Kalhor puts it thus: “We work in the cultural department of this. We are in the cultural, musical department of that, and it’s amazingly satisfying to be part of it, trying to fix what you think is missing, or broken.”

The whole of the Silk Road mission can be seen vibrantly in “The Music of Strangers,” the documentary released earlier this year. It was directed by Morgan Neville, whose last music film, the background singers feature “20 Feet From Stardom,” took the best documentary feature Oscar in 2014. The film looks at the Ensemble and the parent Silk Road Project cultural and educational operation, primarily focusing on Azmeh, Kalhor, Ma, Pato and Chinese pipa player Wu Man and their relationships to home — in some cases, including Azmeh and Kalhor, homes and cultural traditions in grave peril. War, displacement, oppression, despair all come into play through the eyes, and ears, of musicians who have spent their lives trying to grasp and express that with music.

“Can a piece of music stop a bullet?”

“Can a piece of music stop a bullet?” muses clarinetist Azmeh in the film, returning home to Damascus, a site of great devastation,

With that portion of the film in mind, violinist Colin Jacobsen of the sting quartet Brooklyn Rider, which as a whole is incorporated into the Silk Road Ensemble, puts a group visit to Aleppo in an earlier time among the most significant chapters in its — and his — evolution.

“It was in the summer of 2000, a very different scene,” says Jacobsen, who has composed and arranged various pieces for the ensemble. “We played in this beautiful citadel on a hill, that now has been destroyed. Again.”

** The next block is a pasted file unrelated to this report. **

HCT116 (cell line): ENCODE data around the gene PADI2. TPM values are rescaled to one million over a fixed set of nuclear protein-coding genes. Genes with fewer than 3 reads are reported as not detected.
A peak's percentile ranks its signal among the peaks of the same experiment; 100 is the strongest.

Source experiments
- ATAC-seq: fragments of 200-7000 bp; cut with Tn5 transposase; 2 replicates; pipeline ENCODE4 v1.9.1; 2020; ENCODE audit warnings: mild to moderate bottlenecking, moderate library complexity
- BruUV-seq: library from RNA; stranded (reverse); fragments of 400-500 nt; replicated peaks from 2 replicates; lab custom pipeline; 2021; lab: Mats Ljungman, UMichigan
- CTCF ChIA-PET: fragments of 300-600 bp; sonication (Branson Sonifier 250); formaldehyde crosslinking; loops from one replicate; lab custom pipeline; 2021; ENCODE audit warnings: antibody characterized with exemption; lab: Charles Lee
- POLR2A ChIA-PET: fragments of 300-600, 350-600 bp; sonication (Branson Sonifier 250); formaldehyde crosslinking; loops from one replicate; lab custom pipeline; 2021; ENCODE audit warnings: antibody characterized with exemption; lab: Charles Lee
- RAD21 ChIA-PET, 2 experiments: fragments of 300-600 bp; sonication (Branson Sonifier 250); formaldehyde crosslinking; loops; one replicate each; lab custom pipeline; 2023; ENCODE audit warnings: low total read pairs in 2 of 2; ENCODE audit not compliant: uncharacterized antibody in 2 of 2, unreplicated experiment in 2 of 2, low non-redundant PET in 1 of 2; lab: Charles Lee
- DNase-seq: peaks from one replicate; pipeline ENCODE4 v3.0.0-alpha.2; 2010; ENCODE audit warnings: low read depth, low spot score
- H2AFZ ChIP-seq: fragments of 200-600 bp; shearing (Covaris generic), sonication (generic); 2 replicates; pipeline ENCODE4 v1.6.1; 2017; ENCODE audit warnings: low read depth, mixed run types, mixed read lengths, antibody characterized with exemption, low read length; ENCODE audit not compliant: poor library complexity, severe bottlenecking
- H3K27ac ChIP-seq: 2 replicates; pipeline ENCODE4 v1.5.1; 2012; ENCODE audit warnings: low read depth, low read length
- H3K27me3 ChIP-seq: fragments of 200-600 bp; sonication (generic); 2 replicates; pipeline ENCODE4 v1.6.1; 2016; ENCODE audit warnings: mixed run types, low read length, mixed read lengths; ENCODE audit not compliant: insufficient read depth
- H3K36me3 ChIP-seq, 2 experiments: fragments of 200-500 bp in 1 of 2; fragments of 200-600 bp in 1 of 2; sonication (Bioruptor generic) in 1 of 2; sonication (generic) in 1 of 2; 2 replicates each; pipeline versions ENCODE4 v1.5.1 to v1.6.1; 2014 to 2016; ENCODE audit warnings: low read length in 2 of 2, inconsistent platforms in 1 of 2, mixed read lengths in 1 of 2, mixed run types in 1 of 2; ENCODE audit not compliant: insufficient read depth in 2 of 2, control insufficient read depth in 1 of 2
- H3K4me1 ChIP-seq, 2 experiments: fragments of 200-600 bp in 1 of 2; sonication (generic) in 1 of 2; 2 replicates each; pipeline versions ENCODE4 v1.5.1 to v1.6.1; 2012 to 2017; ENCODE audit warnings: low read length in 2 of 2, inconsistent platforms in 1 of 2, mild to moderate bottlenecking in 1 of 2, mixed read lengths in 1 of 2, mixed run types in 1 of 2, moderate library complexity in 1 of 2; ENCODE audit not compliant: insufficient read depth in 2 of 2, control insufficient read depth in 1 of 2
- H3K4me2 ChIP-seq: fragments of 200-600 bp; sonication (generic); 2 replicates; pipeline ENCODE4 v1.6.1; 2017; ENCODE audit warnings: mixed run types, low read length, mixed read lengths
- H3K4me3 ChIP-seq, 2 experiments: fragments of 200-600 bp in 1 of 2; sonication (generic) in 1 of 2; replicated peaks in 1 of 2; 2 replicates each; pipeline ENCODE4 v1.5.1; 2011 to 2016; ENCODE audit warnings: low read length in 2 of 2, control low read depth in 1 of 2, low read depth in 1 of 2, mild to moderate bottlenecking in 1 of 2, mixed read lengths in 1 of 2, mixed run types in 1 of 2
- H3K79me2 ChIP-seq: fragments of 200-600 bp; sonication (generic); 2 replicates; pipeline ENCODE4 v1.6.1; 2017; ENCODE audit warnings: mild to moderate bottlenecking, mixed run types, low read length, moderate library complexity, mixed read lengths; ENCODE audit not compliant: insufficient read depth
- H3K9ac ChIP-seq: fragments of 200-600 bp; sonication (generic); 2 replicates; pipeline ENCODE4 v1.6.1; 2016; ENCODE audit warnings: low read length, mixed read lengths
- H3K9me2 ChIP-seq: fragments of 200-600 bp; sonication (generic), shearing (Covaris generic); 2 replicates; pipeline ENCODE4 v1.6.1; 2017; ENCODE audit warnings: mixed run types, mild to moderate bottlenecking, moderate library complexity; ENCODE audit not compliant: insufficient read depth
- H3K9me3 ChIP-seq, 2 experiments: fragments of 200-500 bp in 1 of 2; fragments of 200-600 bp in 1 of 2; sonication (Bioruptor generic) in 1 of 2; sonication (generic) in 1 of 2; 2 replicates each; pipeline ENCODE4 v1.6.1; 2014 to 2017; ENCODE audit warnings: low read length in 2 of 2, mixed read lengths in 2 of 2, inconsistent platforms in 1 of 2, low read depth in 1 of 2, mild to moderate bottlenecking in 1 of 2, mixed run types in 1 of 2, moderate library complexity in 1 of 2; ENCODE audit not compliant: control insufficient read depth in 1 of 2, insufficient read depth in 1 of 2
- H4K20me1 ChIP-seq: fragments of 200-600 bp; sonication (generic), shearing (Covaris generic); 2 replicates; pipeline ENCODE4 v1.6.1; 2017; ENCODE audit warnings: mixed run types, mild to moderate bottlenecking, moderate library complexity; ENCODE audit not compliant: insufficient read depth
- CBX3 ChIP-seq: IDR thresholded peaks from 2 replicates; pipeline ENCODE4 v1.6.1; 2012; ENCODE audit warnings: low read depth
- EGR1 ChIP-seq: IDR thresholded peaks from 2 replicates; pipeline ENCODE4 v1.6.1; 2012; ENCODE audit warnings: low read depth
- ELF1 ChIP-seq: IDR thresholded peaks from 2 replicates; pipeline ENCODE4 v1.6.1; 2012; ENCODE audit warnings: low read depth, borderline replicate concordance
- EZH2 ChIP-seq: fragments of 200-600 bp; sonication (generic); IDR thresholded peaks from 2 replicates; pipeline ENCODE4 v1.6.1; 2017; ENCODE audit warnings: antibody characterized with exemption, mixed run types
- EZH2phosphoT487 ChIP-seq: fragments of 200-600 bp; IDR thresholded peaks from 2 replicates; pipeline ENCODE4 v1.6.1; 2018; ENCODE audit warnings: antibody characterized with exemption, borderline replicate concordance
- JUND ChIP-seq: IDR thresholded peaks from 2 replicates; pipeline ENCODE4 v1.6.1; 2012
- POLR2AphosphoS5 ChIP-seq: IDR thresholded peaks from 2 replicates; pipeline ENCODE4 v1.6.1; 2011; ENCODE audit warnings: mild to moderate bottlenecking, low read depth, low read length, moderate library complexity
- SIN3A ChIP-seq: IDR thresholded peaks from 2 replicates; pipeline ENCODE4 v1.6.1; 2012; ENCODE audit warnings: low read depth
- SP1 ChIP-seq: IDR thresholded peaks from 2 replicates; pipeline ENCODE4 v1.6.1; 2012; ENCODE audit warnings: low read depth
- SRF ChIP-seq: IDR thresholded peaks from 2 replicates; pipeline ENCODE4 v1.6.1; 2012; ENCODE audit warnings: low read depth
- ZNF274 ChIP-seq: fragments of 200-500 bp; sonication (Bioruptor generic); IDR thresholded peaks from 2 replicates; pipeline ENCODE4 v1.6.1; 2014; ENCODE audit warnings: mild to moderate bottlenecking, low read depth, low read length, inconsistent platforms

And, of course, 9/11 came not too long after that, not to mention many other events that deeply impacted members of the group directly. Another profound experience as a member of this for Jacobsen was when he and his Brooklyn Rider partners went to stay with Kayhan in Iran on a cultural exchange program set up through the Silk Road Project.

“That was life-changing,” he says. “I had not been writing or arranging music for the ensemble, or for anything. But after that I came home and thought I needed to give something back. All the events in Iran in the years since I’ve known Kayhan … all this says that in our time together, the music is precious and feels good to do, but it goes well beyond the music, for sure.”

Umezaki, who is on the music faculty at the University of California at Irvine, has also welcomed members of the ensemble to his father’s home region of Kumamoto in southern Japan, devastated earlier this year by strong earthquakes.

“That’s some of the most memorable things for me, sharing that,” he says. “Would love to have them back. When there’s something like [the earthquakes] and we need to put a spotlight on one of our homes, this group is very quick to do something. We try to think that way about our homes.”